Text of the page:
Earlier this year I wrote a column about a few local basketball players who had the opportunity to rub shoulders with some of the greats of the game during their playing careers. That column prompted several responses from readers about other matchups between local players and athletes of note. Here are a couple more:
Dick Kortokrax (Ottoville H.S.-Anderson College) vs. Bevo Francis (Rio Grande College) 1954
I was absolutely floored when Coach Kortokrax told me this story.
Kortokrax’s remarkable coaching career spanned seven decades and by the time he stepped down, he was standing on top of the heap with the most wins in Ohio high school basketball history. But, to me, this story is nearly as impressive. For those of you who are not familiar with Bevo Francis, he was the biggest story in the basketball world in the 1950s.
He was scoring points at a clip that has never been witnessed before or since. Twice Bevo scored more than 100 points in a game and made tiny Rio Grande College the talk of the country. His 48 points a game scoring average has remained an NCAA record for nearly 70 years.
At one point, Rio Grande ran off 40 straight wins over two seasons. Their coach, Newt Oliver, took tiny Rio Grande College and the 6-foot-9 Bevo on an east coast road trip that included stops at Madison Square Garden and the Boston Garden where they played the likes of Villanova, North Carolina State and Wake Forest before sold-out crowds. Their improbable story dominated the headlines of sports pages from coast to coast.
Rio Grande made another stop that year, at Anderson College in Indiana, where a young junior by the name of Dick Kortokrax took on the challenge of trying to slow the Bevo scoring machine down. He remembers the that night well.
“We had to move the game to Anderson High School because our gym only held 1,000 fans. It was standing room only,” Kortokrax recalled. Rio Grande’s fast start threatened to turn the game into a blowout. “We got down by 17 points after the first quarter, remembers Kortokrax, but we played them even the last three quarters.”
He was impressed with Bevo.
“He had a great shooting touch for a guy that size,” Kortokrax said.
He couldn’t recall how many points Bevo scored that night but does remember he had a lot of help.
“His point guard, Wayne Wiseman, knew how to get him the ball,” Kortokrax said. Fans may recognize Wiseman as the long time Hall of Fame basketball coach at Springfield South. Kortokrax’s lasting memory of the game is a positive one.
“I was proud of the way our team played that night, we didn’t back down from them,” Kortokrax said.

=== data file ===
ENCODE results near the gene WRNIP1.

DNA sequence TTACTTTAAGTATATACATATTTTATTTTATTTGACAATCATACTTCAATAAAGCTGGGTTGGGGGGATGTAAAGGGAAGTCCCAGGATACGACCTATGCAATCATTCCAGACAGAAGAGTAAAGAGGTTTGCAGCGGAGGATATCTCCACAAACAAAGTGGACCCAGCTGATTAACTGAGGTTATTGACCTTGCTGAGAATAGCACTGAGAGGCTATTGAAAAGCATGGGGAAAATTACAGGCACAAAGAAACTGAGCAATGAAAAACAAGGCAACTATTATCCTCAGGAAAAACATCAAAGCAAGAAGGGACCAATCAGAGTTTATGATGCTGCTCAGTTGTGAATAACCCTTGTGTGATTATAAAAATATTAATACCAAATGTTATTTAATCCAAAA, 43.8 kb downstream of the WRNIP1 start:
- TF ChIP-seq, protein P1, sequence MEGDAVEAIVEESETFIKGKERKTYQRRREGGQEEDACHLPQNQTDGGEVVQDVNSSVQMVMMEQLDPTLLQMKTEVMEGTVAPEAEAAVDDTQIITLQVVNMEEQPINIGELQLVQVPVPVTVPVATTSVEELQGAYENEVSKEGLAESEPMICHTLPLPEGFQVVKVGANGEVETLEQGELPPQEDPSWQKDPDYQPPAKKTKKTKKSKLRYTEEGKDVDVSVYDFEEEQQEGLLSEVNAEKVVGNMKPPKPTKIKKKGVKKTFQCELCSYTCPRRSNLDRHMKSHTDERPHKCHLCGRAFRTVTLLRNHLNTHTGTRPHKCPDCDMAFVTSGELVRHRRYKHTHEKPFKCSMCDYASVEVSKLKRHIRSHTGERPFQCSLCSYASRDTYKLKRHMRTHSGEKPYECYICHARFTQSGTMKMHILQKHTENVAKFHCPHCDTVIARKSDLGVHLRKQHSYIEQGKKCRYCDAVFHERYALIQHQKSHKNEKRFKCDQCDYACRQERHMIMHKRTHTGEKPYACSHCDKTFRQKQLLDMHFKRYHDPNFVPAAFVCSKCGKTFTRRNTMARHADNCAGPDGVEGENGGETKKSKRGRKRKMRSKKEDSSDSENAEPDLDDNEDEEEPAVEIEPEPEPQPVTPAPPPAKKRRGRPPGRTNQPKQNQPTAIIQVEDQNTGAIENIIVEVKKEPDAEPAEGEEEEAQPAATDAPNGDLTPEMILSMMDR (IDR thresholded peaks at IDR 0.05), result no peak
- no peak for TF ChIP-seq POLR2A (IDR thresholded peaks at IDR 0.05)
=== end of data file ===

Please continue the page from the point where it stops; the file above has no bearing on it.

Bevo left Rio Grande College after his sophomore year and toured with the Harlem Globetrotters. When he became eligible for the NBA draft, he was selected by the Philadelphia 76ers. But Bevo was tired of the spotlight and chose to return to his small hometown in southern Ohio where he led a quiet life until his passing two years ago. Kortokrax embarked on his legendary coaching career and remains a walking encyclopedia of basketball history. He should be regarded as a living treasure by hoop fans everywhere.
Greg Stolly (LCC-UNOH) vs. James “Buster” Douglas (Columbus Linden McKinley-Sinclair C. C.) 1980
At first glance this match up may not appear very impressive but those of you who recognize the second name in this basketball pairing will understand why it made the list.
James “Buster” Douglas pulled off the biggest upset in the history of professional boxing in February 1990 when he knocked out the previously undefeated heavyweight champion of the world, Mike Tyson. But before Douglas embarked on his boxing odyssey, he was a pretty good basketball player.
“Buster” played on the 1977 Linden McKinley state championship team. He continued his basketball career at Sinclair Community College and in February of 1980 he brought his game to Lima to play UNOH at the Racer gymnasium. Nate Walton, a Lima Senior High graduate, was a teammate of Douglas. Lima Central Catholic grad, Greg Stolly, was a starter for UNOH and drew the defensive assignment of guarding Douglas. That may be the first time the word defense and Greg Stolly have been used in the same sentence.
“He was a big dude,” Stolly remembered. Early in the game Stolly and Douglas got into an altercation.
“I was throwing a few elbows underneath the basket and ‘Buster’ took exception,” Stolly claimed. Nate Walton pulled Stolly aside and gave him some friendly advice.
“Nate warned me not to mess with Douglas because he was also training to be a boxer,” Stolly said. He took the advice and gave “Buster” enough room to drop 29 points on the Racers. But Stolly scored 24 points of his own and UNOH won a shootout 105-99. Stolly still has the scorebook.
One year later, Douglas made his professional boxing debut and embarked on the long road in search of a shot at the title. He got his opportunity 10 years later in Toyko where he was expected to be on the receiving end of one of Mike Tyson’s early knockout punches. It was such a mismatch that only one casino even placed odds on the match (Mirage at 42 to 1) and Tyson’s corner didn’t even bother to bring ice or a cut kit to the ring. But “Buster” shocked the world by knocking out the undefeated Tyson in the 10yh round.
He held the heavyweight championship for exactly six months before losing it to Evander Holyfield but took home $25 million for his effort. Today, Douglas resides in Columbus. Greg Stolly is a local businessman and remains eternally grateful to Nate Walton for the tip.
Bob Seggerson is a retired boys basketball coach and guidance counselor at Lima Central Catholic. Reach him at email@example.com.